Defining Black performance has always been fraught with concerns of racist type; some may wish to define what Black performance is by reflecting upon what it is not. Black performance is not static, contained, or geographically specific. There is no specific locale that designates the origin of black sensibilities because skin colors have always been global and relative. The very notion of Black is conceived within specific political/social economies of power defined by historical circumstances. Race is both a defining paradigm for blackness and a resistant frame for describing the unbound nature of the field. And clearly black performance is not ending but rather transforming in response to technology and the political of each transnational setting in which it re-invents itself.[1]

Black performance contains history and racism but it is not about either of those things. Black performance injects itself into pertinent political discussions like those surrounding the death of Trayvon Martin, an African American teenager shot in 2012 while walking and wearing a hoodie within a predominantly white Florida neighborhood. The Martin tragedy demonstrates how markings associated with black performance can be deadly. The subsequent adoption of the “hoodie” as an act of protest demonstrates the ongoing viability of examining theories of the Black performative in conjunction with discussions of histories and racisms.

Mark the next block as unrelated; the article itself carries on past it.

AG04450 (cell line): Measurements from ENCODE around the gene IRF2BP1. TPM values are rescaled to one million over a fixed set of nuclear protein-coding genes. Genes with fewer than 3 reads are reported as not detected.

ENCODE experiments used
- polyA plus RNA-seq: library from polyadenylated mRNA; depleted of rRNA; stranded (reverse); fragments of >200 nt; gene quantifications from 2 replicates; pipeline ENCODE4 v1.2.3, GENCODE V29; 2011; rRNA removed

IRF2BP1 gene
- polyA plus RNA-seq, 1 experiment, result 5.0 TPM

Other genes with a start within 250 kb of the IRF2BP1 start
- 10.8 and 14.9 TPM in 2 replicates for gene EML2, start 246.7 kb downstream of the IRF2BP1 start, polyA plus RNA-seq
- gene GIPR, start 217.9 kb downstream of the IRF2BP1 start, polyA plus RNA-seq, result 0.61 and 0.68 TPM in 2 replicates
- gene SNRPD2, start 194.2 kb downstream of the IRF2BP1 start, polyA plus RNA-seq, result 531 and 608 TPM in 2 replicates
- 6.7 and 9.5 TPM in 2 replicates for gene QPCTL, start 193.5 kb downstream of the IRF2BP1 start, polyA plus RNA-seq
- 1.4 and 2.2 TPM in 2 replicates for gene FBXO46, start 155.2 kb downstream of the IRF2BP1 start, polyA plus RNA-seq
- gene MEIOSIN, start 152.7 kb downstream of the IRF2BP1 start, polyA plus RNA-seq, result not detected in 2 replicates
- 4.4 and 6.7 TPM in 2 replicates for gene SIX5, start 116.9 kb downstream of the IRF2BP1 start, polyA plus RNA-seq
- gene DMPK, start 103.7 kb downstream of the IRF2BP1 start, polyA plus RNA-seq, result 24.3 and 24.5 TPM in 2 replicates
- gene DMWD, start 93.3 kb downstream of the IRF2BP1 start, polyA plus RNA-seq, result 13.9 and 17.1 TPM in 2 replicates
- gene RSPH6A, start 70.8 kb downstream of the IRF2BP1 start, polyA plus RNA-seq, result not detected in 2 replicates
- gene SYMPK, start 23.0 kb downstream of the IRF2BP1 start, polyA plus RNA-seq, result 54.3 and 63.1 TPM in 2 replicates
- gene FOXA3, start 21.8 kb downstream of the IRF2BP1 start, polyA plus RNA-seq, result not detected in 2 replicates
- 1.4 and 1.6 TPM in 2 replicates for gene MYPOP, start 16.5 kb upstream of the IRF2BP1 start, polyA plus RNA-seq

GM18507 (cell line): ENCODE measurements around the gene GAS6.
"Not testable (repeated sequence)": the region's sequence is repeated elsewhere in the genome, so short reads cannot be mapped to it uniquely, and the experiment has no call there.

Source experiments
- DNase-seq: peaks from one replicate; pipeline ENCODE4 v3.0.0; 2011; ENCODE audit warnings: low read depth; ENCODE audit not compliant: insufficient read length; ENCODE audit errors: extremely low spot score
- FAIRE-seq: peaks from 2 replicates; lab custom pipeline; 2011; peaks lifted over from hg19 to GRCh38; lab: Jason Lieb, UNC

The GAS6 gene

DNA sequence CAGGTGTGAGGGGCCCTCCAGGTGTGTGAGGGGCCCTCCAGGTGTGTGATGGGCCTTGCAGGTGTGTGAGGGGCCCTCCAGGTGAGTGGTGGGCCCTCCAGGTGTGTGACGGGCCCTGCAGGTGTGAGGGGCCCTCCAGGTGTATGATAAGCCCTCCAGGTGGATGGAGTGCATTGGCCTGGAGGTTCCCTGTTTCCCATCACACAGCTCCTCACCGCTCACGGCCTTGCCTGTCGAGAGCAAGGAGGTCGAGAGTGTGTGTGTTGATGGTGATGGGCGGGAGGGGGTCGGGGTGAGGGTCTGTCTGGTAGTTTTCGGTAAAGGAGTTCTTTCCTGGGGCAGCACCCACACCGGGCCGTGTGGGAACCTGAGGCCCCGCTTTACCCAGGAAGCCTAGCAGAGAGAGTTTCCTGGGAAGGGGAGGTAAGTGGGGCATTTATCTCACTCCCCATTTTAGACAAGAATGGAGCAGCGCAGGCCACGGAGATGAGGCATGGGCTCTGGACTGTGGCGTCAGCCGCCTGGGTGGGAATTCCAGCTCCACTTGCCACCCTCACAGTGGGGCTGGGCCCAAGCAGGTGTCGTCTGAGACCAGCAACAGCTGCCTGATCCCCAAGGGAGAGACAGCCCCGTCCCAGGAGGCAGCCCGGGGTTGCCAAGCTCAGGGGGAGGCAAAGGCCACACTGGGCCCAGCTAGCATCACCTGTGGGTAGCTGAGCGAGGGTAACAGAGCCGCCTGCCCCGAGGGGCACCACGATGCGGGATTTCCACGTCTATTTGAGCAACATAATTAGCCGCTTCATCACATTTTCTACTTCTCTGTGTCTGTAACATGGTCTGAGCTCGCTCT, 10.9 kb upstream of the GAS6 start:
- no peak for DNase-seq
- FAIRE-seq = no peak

Few will argue that black sensibilities do not permeate contemporary life, arising in fragmentary moments of personal relationship or in sustained performance practices. For example, hip hop, conceived as a flexible platform incontrovertibly black at its root, has become an engine for expressive discovery and marketplace situatedness embraced globally. Gospel music has become a defining mechanism for the circulations of Christian ministries of several denominations. Black strategies of “talking back” to ever-widening hegemonic mainstreams of sexualities, religion, class consciousnesses, and even race are engaged regularly in terms of fashion, language, physical stance, and the expansive mutabilities of “being black.” Questions about the impossibilities of purity within always-shifting black identities were recounted nearly daily during the early presidency of Barack Obama. In all of these maneuvers, black sensibilities – stylized ways of being in relation to each other and to environments – become wellsprings of creative tactics employed consciously and subconsciously as resources of strength, resistance, and unexpected pleasure.